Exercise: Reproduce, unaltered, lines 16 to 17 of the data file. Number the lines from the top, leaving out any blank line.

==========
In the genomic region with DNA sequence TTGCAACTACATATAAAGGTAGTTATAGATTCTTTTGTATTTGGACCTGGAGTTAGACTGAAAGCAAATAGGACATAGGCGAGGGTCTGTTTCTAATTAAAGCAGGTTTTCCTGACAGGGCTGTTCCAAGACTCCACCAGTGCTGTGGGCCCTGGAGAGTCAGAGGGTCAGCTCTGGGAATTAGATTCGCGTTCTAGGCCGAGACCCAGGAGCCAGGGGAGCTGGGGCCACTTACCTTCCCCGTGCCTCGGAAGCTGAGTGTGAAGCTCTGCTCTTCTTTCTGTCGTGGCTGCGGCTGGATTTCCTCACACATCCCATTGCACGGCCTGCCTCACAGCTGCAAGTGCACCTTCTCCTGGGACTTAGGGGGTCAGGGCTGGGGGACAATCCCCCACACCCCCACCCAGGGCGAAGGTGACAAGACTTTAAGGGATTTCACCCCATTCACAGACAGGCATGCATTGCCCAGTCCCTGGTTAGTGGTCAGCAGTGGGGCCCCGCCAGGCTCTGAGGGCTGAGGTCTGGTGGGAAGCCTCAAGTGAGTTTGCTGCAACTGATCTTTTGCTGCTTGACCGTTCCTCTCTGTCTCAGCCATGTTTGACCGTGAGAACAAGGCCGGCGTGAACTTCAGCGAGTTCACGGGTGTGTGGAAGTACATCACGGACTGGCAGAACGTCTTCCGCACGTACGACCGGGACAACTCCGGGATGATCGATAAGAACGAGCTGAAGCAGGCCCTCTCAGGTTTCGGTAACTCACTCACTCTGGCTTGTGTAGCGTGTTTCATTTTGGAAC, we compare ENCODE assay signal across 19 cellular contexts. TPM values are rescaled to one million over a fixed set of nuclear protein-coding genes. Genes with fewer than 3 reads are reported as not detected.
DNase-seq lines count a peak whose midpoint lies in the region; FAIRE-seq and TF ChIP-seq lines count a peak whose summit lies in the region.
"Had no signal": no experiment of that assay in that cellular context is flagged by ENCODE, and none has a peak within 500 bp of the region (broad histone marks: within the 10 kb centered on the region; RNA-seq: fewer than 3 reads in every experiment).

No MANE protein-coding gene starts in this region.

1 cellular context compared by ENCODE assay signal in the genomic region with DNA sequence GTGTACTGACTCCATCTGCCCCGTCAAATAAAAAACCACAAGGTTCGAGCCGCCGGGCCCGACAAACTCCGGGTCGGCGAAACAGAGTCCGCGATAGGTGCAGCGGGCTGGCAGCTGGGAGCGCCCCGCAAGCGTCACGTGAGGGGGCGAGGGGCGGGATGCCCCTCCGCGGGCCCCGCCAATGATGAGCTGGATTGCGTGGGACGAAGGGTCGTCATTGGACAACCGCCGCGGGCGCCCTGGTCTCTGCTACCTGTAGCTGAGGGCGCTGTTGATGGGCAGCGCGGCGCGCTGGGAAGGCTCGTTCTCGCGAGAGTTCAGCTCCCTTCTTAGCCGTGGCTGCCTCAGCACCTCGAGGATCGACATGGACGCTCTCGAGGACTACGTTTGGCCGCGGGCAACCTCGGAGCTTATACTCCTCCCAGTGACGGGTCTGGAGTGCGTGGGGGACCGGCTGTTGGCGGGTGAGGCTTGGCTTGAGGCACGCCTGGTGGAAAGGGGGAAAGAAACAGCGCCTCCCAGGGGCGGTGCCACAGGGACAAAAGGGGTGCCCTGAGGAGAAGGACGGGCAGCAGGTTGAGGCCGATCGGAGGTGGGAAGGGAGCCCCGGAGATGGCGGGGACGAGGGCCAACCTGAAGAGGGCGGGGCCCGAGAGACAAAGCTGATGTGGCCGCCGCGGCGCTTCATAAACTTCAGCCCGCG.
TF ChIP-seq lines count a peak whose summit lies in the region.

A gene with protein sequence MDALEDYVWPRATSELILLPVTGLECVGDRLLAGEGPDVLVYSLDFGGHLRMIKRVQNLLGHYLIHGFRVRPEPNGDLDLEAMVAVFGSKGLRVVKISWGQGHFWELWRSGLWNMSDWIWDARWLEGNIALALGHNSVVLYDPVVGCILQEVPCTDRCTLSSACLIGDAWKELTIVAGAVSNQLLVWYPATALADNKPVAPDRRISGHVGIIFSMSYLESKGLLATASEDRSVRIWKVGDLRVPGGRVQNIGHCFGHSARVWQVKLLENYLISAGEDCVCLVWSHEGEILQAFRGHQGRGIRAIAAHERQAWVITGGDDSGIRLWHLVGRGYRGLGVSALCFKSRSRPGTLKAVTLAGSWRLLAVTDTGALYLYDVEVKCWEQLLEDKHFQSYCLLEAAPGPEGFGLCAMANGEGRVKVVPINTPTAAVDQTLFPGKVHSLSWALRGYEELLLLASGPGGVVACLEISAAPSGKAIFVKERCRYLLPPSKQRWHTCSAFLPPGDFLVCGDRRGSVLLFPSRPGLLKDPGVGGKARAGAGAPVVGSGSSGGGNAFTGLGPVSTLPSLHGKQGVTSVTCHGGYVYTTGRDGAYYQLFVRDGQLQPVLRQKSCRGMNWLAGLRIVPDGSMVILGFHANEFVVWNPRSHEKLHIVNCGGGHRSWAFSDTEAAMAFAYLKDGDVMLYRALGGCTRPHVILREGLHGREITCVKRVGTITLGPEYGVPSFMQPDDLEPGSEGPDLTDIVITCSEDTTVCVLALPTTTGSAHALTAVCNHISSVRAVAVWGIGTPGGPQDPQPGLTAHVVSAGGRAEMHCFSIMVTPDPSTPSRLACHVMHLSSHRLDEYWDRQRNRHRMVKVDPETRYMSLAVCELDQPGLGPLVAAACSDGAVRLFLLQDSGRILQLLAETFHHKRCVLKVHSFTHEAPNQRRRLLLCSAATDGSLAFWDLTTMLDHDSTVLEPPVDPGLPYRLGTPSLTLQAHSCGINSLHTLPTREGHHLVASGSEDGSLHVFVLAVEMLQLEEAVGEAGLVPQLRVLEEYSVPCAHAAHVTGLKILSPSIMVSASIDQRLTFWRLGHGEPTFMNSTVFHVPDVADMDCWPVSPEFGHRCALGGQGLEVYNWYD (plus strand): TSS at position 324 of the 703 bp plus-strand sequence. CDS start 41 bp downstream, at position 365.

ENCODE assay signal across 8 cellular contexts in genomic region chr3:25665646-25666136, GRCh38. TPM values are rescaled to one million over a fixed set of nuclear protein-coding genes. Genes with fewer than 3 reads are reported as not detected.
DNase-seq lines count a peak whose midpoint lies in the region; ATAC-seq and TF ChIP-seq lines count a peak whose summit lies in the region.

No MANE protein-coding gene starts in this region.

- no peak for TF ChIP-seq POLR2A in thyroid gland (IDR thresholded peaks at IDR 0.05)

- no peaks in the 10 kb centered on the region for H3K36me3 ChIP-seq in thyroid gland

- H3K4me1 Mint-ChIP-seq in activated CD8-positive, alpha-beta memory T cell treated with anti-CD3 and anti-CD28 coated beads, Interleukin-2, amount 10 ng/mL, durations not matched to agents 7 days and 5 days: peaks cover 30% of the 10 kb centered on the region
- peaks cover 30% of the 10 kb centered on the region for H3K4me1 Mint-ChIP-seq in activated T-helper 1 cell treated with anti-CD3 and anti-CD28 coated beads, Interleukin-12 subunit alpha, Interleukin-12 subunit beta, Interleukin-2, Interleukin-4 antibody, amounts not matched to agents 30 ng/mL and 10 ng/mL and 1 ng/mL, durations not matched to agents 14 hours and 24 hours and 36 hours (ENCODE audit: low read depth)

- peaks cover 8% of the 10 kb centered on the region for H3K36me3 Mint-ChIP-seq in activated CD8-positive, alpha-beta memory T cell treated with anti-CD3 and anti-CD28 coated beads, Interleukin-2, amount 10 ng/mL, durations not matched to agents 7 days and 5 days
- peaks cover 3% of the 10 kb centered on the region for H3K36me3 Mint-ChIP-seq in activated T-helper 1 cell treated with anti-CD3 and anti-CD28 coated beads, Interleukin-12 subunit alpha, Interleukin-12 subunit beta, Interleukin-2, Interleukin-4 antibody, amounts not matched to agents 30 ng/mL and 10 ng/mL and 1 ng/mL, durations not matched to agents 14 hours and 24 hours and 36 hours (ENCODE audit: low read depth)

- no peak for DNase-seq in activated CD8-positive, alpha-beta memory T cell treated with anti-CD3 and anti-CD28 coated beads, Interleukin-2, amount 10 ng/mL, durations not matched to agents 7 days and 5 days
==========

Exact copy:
- peaks cover 3% of the 10 kb centered on the region for H3K36me3 Mint-ChIP-seq in activated T-helper 1 cell treated with anti-CD3 and anti-CD28 coated beads, Interleukin-12 subunit alpha, Interleukin-12 subunit beta, Interleukin-2, Interleukin-4 antibody, amounts not matched to agents 30 ng/mL and 10 ng/mL and 1 ng/mL, durations not matched to agents 14 hours and 24 hours and 36 hours (ENCODE audit: low read depth)

- no peak for DNase-seq in activated CD8-positive, alpha-beta memory T cell treated with anti-CD3 and anti-CD28 coated beads, Interleukin-2, amount 10 ng/mL, durations not matched to agents 7 days and 5 days